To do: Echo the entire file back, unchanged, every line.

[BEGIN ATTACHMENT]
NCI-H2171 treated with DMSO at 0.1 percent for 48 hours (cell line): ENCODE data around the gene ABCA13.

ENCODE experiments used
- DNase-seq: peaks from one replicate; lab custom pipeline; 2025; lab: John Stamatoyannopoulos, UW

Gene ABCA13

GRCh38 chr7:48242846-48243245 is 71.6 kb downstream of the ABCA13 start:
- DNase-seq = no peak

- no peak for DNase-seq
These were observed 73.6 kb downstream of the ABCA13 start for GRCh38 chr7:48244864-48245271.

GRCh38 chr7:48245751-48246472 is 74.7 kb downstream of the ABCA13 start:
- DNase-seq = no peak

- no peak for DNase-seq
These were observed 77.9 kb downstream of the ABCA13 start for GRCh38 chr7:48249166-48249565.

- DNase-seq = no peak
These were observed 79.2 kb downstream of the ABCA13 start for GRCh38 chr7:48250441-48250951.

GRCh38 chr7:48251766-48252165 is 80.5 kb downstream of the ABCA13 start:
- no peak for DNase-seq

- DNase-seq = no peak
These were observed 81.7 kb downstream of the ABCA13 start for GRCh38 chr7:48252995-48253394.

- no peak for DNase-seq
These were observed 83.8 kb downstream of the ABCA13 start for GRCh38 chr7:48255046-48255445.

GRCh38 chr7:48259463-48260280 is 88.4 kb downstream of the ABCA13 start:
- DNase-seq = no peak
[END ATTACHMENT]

NCI-H2171 treated with DMSO at 0.1 percent for 48 hours (cell line): ENCODE data around the gene ABCA13.

ENCODE experiments used
- DNase-seq: peaks from one replicate; lab custom pipeline; 2025; lab: John Stamatoyannopoulos, UW

Gene ABCA13

GRCh38 chr7:48242846-48243245 is 71.6 kb downstream of the ABCA13 start:
- DNase-seq = no peak

- no peak for DNase-seq
These were observed 73.6 kb downstream of the ABCA13 start for GRCh38 chr7:48244864-48245271.

GRCh38 chr7:48245751-48246472 is 74.7 kb downstream of the ABCA13 start:
- DNase-seq = no peak

- no peak for DNase-seq
These were observed 77.9 kb downstream of the ABCA13 start for GRCh38 chr7:48249166-48249565.

- DNase-seq = no peak
These were observed 79.2 kb downstream of the ABCA13 start for GRCh38 chr7:48250441-48250951.

GRCh38 chr7:48251766-48252165 is 80.5 kb downstream of the ABCA13 start:
- no peak for DNase-seq

- DNase-seq = no peak
These were observed 81.7 kb downstream of the ABCA13 start for GRCh38 chr7:48252995-48253394.

- no peak for DNase-seq
These were observed 83.8 kb downstream of the ABCA13 start for GRCh38 chr7:48255046-48255445.

GRCh38 chr7:48259463-48260280 is 88.4 kb downstream of the ABCA13 start:
- DNase-seq = no peak